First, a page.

And what about the overwhelming feeling you get when coming back into the office and facing an inbox with many hundreds of unread emails? That is a pretty grim prospect. If you are in the ‘b’, ‘c’ or ‘d’ group in the above survey, you may have been spending a certain amount of time during your holiday looking at your email precisely to avoid this huge inbox. Consider instead, spending that cumulative time in one block when you get back, perhaps during the evening before you start work. You will then fix the problem and give your brain the break it needs.

If you see another employee’s ‘Out of Office’ message when they are on leave, be considerate about whether they really need to be cc’d on those emails you might be sending while they are away. And if you have influence over corporate IT policy, encourage a general minimisation of the amount of email traffic around the office. You don’t need to go as far as Daimler, where the ‘Out of Office’ message states that the employee is on vacation and cannot read your email, that the email is being deleted, with an alternative contact if the issue is really important, and recommending that the email is resent after the employee is in the office. But you could consider it.

In our highly competitive business environment, we all need to strive hard and be committed to the organisation’s success but, next time you go on leave, make sure company email is not on your packing list.

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What do you do with company email when you are on leave?

Here’s a quick survey.

Do you?

a) completely leave it behind
b) take a peek now and then
c) follow it daily but tend not to respond
d) treat it just as if you were on a business trip, and engage with it fully whenever your smartphone connectivity provides access?

I’m firmly in the ‘a’ camp – I don’t look at email when on leave and I encourage our staff not to. And I fear that this view seems to be increasingly in the minority.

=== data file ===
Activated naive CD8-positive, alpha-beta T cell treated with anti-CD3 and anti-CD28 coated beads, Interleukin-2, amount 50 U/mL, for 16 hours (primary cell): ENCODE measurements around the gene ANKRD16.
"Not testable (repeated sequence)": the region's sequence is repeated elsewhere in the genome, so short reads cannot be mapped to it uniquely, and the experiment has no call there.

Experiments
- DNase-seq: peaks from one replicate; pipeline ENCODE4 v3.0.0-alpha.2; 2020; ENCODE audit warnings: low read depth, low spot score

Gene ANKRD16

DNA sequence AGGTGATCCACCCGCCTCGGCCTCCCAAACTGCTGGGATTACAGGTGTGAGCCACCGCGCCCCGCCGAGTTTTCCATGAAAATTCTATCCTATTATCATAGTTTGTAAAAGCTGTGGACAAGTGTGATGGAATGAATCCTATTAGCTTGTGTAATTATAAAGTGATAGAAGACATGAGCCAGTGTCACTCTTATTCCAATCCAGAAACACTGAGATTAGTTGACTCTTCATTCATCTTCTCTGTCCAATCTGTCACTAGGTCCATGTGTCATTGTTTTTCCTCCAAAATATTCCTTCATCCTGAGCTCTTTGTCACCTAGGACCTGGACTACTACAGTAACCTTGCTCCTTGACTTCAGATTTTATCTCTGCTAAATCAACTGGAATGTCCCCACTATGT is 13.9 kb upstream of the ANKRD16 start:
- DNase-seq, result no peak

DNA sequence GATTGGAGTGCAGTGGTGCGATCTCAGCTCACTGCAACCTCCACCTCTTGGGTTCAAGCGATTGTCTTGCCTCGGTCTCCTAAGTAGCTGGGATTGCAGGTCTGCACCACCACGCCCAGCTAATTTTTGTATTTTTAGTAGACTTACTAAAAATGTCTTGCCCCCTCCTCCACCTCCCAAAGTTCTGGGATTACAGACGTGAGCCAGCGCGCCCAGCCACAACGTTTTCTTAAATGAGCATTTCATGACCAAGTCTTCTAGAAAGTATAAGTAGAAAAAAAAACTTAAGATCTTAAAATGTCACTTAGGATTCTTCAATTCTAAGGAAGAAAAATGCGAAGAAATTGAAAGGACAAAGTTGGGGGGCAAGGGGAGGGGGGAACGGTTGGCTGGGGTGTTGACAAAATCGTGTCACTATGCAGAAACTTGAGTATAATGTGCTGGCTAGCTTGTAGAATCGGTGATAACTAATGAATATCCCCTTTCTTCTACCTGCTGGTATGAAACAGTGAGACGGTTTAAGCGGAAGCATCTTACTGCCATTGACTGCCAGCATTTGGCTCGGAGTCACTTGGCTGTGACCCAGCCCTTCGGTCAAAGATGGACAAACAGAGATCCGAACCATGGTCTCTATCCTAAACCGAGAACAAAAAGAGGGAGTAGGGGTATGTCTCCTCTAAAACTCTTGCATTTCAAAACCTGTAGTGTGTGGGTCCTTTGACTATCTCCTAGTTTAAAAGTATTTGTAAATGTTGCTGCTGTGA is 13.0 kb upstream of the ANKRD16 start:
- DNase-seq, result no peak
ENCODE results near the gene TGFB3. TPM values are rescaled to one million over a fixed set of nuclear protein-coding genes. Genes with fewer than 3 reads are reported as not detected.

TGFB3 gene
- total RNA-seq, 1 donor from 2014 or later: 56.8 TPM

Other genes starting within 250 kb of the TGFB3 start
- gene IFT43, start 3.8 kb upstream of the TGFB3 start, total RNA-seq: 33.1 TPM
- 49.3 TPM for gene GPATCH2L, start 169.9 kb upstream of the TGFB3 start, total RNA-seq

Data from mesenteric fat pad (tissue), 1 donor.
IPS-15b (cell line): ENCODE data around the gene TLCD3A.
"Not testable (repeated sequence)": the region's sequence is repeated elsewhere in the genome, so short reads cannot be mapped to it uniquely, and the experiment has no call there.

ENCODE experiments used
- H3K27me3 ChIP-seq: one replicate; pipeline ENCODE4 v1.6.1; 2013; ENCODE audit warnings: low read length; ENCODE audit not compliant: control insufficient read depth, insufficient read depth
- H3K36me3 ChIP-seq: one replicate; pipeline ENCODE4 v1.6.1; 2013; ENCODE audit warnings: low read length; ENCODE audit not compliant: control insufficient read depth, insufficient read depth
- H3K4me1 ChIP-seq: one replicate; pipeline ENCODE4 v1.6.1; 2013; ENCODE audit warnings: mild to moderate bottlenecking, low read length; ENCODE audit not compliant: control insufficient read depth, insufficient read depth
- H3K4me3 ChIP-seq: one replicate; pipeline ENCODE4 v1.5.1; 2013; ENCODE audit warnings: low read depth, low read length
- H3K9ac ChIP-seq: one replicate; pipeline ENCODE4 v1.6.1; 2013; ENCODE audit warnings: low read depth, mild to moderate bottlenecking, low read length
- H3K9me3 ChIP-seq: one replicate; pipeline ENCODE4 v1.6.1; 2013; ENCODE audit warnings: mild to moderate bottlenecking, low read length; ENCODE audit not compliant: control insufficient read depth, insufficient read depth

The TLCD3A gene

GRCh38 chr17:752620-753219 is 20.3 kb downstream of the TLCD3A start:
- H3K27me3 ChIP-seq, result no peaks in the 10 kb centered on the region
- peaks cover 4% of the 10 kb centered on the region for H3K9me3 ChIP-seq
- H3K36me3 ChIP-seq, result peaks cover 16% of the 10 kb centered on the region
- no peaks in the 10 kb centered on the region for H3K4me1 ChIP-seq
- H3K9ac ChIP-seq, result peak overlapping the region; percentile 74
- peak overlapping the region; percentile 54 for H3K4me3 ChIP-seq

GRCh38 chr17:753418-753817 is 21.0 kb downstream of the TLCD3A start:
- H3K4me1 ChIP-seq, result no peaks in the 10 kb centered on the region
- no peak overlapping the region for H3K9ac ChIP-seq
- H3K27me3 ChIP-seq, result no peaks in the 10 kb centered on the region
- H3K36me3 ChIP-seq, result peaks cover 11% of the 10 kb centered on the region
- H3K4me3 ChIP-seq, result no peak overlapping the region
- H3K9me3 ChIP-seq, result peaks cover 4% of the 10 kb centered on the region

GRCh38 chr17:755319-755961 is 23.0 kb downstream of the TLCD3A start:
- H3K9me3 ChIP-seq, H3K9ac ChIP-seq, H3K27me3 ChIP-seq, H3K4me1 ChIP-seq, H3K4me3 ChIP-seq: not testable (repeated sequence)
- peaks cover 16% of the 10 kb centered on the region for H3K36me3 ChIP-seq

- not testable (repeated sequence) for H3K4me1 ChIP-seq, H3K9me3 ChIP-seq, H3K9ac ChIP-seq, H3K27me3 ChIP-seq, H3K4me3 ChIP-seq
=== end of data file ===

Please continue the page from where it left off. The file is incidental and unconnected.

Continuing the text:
One of the big issues for people in business, especially in a management role, is getting enough of a break from the problems of the here and now to stand back, observe how things are working (or not) from a high level and get things into perspective. And if you don’t do that, you can’t plan for a better future and improve the business.

defragingmindUnfortunately, this time won’t make itself available, you have to create it. And the solid break of a week or two’s leave is one ideal opportunity. You have the potential to disconnect from the flood of daily small issues and unload completely. I picture the mind as a heavily fragmented disk, which over time has become full of concerns large and small, some unresolved, some part resolved, with new concerns piling in all the time and having to be cut into the already overloaded space. The effort of managing all these increases and your capacity for strategic thought dwindles. If you leave the office behind while on leave, the mind can defragment itself, sort the wheat from the chaff, tidy up, and discard the trash. This will not only generate some open space for clear thinking, it will also leave you with a better sense of what is important and what isn’t once you get back in the office.